I finally got around to reading this excellent biography of Mexican artist Frida Kahlo, which I picked up, appropriately enough, during my trip to Mexico almost three years ago.
I’ve been a fan of Frida’s striking, intensely personal paintings for a long time, and during my trip I was lucky enough to visit Casa Azul, the Frida Kahlo Museum in the neighbourhood of Coyoacán in Mexico City. In retrospect, I almost wish I’d read the book and got more insight into Frida’s life before the visit, but ah well.
In the preface, Herrera describes an event that perfectly encapsulated Frida’s qualities as a person and a painter: a year before her early death at the age of forty-seven, Frida made an appearance at her first major exhibition in her native Mexico. With her health badly deteriorated, Frida arrived at the Gallery of Contemporary Art in an ambulance, wearing her favourite traditional Tehuana costume, and received friends and visitors in her four-poster bed, installed earlier. It was a testimony to Frida’s spirit in the face of suffering, her love of drama and spectacle, and an extra reminder of Frida’s central subject as an artist – herself.
I paint my own reality, she said. The only thing I know is that I paint because I need to, and I paint always whatever passes through my head, without any other consideration.
Herrera’s book naturally gives a lot of attention to Frida’s art and I enjoyed the in-depth descriptions and analysis of her paintings, though it’s a tad disappointing that only half of the reproductions are in colour and the rest are black-and-white. Though she was embraced by the European Surrealists, Herrera argues that Frida’s art was far too specific, culturally and individually, to be classified as such. It was a visual diary of her life and emotions, at times full of disturbing violent imagery that reflected her real-life pain, but also displaying sensual vibrancy and even black humour. Along with her Mexican costumes, it also showed her absorption in traditional Mexican culture and folklore. Frida’s creation of her public persona was very much self-aware and knowing (early on there’s an anecdote about how she’s chosen 1910, the year of the Mexican Revolution, as her birth date rather than the 1907 date on her actual birth certificate).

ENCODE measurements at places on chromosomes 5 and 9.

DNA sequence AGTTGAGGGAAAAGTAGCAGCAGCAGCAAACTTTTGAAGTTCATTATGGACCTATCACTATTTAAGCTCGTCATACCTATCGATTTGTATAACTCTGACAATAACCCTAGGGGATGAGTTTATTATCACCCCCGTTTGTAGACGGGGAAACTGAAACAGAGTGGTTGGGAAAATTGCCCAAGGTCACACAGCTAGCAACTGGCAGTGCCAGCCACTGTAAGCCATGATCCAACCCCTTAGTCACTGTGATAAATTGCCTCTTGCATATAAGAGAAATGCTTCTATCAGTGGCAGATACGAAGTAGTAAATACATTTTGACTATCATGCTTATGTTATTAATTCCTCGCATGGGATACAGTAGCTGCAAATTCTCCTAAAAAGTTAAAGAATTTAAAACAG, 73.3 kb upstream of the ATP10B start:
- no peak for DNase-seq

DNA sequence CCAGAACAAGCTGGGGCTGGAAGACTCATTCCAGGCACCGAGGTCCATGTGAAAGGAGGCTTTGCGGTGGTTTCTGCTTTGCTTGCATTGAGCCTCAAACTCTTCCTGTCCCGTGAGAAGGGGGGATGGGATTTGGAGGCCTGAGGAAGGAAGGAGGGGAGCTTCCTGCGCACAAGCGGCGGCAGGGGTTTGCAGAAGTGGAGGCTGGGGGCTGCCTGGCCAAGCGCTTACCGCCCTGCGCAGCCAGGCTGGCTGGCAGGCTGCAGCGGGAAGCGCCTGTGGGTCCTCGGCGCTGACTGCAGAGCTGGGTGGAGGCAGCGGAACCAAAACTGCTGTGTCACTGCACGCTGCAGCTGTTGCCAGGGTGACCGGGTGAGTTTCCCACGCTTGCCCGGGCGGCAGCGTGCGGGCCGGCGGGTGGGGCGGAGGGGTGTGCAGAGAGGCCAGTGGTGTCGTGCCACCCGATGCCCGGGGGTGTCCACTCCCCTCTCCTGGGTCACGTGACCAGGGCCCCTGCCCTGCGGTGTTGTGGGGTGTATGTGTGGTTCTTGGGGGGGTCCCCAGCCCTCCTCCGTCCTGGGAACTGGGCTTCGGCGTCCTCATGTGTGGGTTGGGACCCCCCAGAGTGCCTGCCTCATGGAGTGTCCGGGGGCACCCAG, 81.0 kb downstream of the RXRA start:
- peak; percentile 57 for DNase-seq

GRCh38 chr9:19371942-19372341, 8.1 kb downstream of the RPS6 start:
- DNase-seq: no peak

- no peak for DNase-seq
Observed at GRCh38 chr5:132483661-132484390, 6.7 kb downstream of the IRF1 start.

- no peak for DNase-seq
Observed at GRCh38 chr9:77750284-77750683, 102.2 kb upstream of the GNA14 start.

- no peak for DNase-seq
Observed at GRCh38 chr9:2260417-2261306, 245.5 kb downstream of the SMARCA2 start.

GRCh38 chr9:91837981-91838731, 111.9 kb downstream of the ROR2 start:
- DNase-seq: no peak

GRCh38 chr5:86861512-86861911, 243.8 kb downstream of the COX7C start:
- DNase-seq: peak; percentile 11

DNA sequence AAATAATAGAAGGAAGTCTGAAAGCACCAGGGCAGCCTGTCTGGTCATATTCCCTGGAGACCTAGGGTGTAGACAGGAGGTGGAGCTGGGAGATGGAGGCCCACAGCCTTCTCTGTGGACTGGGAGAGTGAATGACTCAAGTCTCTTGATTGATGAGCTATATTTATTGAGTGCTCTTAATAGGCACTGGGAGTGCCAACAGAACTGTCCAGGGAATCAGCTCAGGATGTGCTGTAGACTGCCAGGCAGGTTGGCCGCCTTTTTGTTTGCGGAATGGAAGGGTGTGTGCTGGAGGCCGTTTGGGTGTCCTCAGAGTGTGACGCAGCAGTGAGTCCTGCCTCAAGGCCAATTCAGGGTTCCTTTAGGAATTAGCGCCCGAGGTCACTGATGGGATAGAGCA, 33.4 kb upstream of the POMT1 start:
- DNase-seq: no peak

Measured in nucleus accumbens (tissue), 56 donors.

It’s fascinating to think whether Frida would have become an artist at all had it not been for the devastating traffic accident that happened when she was eighteen and left her literally impaled on a metal bar in the wreckage of the bus. She could never have a child, suffering miscarriages because of her broken pelvis, and had to endure endless operations. Prior to the accident, Frida apparently had shown little to no interest in painting and took it up while bedridden afterwards.
Another momentous event in her life was of course Frida’s marriage to muralist Diego Rivera, a tempestuous union that ended in divorce followed by re-marriage. Their marriage often takes centre stage in the biography and you learn a lot about Rivera simply because of how important he was in Frida’s life. Frida’s pain was knowing that she would never come first for Rivera who lived for his work, while Diego was the most important thing in her life. Both had many love affairs; in a typical macho manner Rivera was indulgent towards Frida’s female lovers while jealous of the male ones (which included distinguished men like Leon Trotsky and the artist Isamu Noguchi). But they were well-matched too, sharing commitment to Mexico and its working people, the Communist Party, deep love and friendship and immense respect for each other’s work. While it took Frida a long time to come out of Rivera’s shadow, he was always supportive of her talent.
Behind her indomitable persona, Frida of course was rather more vulnerable and complicated, a side she only showed to those closest to her and that Herrera doesn’t gloss over. Frida’s personal letters, quoted here in full, provide an insight into her personality and voice (though I also found them a tad maddening to read because Frida often didn’t have much use for punctuation, pouring herself out in a torrent of words). Some of Herrera’s own interpretations of Frida’s art and life should perhaps be taken with a grain of salt, but then again there’s no such thing as a completely objective biography. Overall it’s a well-written, detailed book that does manage to convey the sheer magnetism of Frida the person and the artist.